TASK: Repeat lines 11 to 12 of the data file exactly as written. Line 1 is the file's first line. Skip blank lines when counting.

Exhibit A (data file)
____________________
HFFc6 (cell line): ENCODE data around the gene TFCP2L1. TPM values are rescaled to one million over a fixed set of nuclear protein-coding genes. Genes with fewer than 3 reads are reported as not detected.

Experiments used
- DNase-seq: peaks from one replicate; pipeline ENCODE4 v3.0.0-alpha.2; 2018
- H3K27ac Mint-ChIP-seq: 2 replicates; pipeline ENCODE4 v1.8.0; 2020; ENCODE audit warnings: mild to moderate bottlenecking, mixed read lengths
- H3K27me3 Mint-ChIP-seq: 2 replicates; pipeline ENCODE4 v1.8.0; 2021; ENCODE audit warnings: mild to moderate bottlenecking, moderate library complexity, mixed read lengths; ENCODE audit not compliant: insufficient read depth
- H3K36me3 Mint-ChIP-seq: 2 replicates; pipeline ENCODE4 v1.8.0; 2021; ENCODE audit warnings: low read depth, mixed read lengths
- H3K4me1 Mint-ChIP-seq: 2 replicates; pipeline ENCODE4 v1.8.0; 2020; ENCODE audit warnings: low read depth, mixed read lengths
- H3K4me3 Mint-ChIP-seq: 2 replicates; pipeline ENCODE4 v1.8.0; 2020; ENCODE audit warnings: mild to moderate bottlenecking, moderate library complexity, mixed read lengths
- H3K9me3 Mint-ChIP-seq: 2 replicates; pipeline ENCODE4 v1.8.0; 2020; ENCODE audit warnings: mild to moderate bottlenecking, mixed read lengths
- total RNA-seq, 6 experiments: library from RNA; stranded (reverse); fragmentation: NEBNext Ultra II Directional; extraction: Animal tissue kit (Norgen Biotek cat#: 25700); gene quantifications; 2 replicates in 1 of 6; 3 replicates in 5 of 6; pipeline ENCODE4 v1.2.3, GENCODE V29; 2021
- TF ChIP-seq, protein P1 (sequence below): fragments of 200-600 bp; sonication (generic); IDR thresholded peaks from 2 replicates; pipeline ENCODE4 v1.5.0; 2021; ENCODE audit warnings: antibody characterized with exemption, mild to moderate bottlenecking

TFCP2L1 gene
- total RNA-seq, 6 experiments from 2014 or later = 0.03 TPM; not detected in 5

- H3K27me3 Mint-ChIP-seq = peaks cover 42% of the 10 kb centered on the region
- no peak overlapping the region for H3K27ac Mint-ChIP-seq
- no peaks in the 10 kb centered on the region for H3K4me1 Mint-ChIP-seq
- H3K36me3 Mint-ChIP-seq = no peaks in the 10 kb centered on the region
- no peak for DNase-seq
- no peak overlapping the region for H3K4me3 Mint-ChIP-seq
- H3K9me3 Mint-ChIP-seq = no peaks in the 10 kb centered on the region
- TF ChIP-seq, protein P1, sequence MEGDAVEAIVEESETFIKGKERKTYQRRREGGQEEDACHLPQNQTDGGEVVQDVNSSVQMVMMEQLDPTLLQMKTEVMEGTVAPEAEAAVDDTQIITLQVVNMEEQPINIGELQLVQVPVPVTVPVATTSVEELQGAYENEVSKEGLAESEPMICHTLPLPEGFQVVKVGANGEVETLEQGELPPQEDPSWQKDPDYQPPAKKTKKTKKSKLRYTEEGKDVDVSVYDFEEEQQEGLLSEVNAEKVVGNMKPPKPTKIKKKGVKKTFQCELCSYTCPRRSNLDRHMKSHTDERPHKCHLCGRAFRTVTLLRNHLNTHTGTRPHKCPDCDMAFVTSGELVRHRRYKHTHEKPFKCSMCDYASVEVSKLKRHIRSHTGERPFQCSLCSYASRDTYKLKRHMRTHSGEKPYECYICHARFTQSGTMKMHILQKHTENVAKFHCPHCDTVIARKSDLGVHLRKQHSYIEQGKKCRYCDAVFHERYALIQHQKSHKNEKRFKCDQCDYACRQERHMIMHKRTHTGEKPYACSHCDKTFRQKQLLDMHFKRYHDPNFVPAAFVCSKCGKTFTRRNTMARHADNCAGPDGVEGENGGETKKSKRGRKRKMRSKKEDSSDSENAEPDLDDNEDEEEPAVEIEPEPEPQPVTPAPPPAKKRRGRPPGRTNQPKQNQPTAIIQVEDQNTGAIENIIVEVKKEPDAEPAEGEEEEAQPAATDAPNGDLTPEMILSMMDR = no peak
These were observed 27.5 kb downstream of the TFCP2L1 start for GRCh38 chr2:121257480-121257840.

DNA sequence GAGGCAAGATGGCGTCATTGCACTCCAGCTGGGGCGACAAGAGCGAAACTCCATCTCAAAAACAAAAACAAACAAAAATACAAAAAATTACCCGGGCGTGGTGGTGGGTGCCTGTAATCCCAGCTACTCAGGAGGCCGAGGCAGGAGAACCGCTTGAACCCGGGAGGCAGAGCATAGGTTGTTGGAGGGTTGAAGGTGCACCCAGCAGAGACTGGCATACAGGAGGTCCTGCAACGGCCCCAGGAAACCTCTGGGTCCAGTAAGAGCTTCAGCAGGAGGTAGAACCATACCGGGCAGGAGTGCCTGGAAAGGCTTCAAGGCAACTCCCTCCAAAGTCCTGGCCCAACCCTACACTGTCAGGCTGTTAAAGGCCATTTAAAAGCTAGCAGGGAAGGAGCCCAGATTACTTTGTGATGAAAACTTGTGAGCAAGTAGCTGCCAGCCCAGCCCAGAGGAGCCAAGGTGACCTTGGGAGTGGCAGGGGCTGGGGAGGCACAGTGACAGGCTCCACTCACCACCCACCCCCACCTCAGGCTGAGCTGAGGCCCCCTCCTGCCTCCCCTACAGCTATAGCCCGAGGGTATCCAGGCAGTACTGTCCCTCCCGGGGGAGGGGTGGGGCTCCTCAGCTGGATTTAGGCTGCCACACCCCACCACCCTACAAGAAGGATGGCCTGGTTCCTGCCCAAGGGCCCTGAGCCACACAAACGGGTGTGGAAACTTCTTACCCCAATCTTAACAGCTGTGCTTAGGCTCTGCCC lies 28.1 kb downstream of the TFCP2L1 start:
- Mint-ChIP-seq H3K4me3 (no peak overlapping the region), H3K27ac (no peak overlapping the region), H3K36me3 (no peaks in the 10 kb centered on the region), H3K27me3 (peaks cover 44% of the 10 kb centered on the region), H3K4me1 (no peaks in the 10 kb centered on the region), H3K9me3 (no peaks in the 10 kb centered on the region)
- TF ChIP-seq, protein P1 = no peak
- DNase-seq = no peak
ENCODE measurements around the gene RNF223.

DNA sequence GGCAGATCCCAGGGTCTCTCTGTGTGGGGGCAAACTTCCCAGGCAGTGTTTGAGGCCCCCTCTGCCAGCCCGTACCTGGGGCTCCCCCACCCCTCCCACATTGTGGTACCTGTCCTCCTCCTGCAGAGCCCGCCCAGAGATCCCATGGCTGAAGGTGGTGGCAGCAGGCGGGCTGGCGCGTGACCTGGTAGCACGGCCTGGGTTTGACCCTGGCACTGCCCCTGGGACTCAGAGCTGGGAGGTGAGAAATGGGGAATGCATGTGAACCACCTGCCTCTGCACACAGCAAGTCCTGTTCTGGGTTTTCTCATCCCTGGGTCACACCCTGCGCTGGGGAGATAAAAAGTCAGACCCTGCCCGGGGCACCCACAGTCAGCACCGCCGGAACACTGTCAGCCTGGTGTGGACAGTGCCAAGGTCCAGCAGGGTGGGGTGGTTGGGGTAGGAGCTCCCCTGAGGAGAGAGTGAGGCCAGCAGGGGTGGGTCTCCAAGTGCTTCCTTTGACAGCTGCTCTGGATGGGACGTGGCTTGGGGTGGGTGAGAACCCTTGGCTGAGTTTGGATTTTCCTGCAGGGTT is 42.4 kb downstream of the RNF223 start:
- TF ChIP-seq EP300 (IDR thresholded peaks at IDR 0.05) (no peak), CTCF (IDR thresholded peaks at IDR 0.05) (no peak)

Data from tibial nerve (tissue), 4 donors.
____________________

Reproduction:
- TF ChIP-seq, protein P1 (sequence below): fragments of 200-600 bp; sonication (generic); IDR thresholded peaks from 2 replicates; pipeline ENCODE4 v1.5.0; 2021; ENCODE audit warnings: antibody characterized with exemption, mild to moderate bottlenecking

TFCP2L1 gene